Tucker: He, he said, "Liz has done this before Laura. She knows what she's doing."

Polk: After you called out with your concern about Liz Neuman, did Mr. Ray come over and check on Liz?

Tucker: No.

Polk: Did he ask any of his staff to check on Liz?

Tucker: No.

Polk: Did he ask any of his Dream Team members to check on Liz?

Tucker: No.

Polk: Did he ask you for any further information about Liz and what was concerning you?

Tucker: No.

Polk: Did he move from his position at all when he answered you?

Tucker: Not that I'm aware.

Polk: What did you do after Mr. Ray responded in the way that he did?

Tucker: I uh, decided I would ask Liz. So I reached out my left hand. I could reach her shoulder. I touched her on her left shoulder to get her attention. And I asked her, "Liz, are you okay?"

Polk: Did Liz respond?

Tucker: She did.

Polk: And what did she say?

Tucker: She said yes.

Polk: What sort of voice did Liz use when she said yes.

Tucker: It was, you know, maybe a little labored, but...

Polk: Was it very loud?

Tucker: It was loud enough I heard her.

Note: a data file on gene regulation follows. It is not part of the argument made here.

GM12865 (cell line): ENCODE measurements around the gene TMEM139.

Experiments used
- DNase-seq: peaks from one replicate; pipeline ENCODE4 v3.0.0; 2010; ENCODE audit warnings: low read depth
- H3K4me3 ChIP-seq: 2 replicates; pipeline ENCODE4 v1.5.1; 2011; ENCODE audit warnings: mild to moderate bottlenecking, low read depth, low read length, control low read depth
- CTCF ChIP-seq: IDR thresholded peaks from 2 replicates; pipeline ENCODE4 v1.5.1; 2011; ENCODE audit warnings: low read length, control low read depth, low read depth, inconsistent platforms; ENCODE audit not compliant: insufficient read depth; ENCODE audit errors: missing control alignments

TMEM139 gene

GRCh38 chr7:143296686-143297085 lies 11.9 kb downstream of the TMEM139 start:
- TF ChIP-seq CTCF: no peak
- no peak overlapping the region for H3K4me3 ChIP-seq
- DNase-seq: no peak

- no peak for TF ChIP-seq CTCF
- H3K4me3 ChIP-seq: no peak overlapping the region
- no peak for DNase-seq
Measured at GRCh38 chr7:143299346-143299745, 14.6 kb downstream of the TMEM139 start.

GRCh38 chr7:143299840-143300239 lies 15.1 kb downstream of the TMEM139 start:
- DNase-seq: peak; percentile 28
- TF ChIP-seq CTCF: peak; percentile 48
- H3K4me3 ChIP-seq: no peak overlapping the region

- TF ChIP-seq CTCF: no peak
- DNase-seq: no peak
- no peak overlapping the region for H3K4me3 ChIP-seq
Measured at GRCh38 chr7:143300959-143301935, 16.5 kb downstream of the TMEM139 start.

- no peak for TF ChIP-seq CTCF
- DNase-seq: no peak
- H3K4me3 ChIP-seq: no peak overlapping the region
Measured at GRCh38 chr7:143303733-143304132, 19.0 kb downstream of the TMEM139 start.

Polk: You were right beside her?

Tucker: I was behind her.

Polk: Did Liz look at you when she responded?

Tucker: She turned her head to the left.

Polk: And where were you?

Tucker: I was immediately behind her.

Polk: Did you do anything further?

Tucker: I did. 

Polk: What did you do?

Tucker: I asked her another question.

Polk: What was that?

Tucker: I asked her if she needed to get out.

Polk: Did Liz respond?

Tucker: She did.

Polk: And what did she say?

Tucker: She said no.

Polk: Did any time pass between the time you asked that question, did she need to get out, and she answered?

Tucker: Only a moment.

Polk: What sort of voice did Liz use?

Tucker: The same.

Polk: And did she move at all?

Tucker: She didn't shift her position, or, you know, other than the turn of the head to answer me?

. . .

Polk: And then Miss Tucker, after that conversation with Mr. Ray and then the conversation you had with Liz, what did you think?

Tucker: [Long pause] Well, one of the things that I was thinking was that I was ready for this whole thing to be over. And I had Mr. Ray you know saying you know let us know what she's doing. I'm not sure if he could see her or not. And I had Liz responding to me promptly and, in my mind, clearly, so I let things be.

Polk: At the time, were you comfortable with letting things be?